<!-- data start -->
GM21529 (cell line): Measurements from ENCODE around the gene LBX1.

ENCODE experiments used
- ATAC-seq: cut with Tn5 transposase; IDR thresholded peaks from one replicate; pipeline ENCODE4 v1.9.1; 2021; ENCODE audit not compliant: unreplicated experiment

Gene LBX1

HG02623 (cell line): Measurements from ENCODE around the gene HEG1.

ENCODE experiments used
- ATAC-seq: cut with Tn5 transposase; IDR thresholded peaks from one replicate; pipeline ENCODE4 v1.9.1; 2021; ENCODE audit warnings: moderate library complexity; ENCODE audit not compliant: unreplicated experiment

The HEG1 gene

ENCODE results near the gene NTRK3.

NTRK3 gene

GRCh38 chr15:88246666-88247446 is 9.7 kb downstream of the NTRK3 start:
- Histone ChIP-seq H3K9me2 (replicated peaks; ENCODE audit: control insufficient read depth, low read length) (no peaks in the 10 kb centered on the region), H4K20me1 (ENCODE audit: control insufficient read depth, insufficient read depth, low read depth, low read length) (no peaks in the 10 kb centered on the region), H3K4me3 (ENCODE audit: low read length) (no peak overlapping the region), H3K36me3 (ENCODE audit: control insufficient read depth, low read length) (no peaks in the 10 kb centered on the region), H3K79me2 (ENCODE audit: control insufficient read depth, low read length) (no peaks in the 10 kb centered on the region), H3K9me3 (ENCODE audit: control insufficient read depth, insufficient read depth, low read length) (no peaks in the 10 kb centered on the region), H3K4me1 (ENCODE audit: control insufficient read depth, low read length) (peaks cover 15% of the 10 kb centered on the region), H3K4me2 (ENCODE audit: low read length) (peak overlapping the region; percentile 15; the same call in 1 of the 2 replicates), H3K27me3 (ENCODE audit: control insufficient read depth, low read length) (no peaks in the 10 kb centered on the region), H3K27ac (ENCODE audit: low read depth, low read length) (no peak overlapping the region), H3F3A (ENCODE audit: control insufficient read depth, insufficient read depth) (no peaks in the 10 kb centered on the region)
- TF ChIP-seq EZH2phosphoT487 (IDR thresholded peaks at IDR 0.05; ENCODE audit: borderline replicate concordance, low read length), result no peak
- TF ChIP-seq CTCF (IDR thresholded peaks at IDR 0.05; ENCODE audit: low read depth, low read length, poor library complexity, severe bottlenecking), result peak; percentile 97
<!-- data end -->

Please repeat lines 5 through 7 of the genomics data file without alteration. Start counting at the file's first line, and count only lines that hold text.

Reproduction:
HG02623 (cell line): Measurements from ENCODE around the gene HEG1.

ENCODE experiments used
- ATAC-seq: cut with Tn5 transposase; IDR thresholded peaks from one replicate; pipeline ENCODE4 v1.9.1; 2021; ENCODE audit warnings: moderate library complexity; ENCODE audit not compliant: unreplicated experiment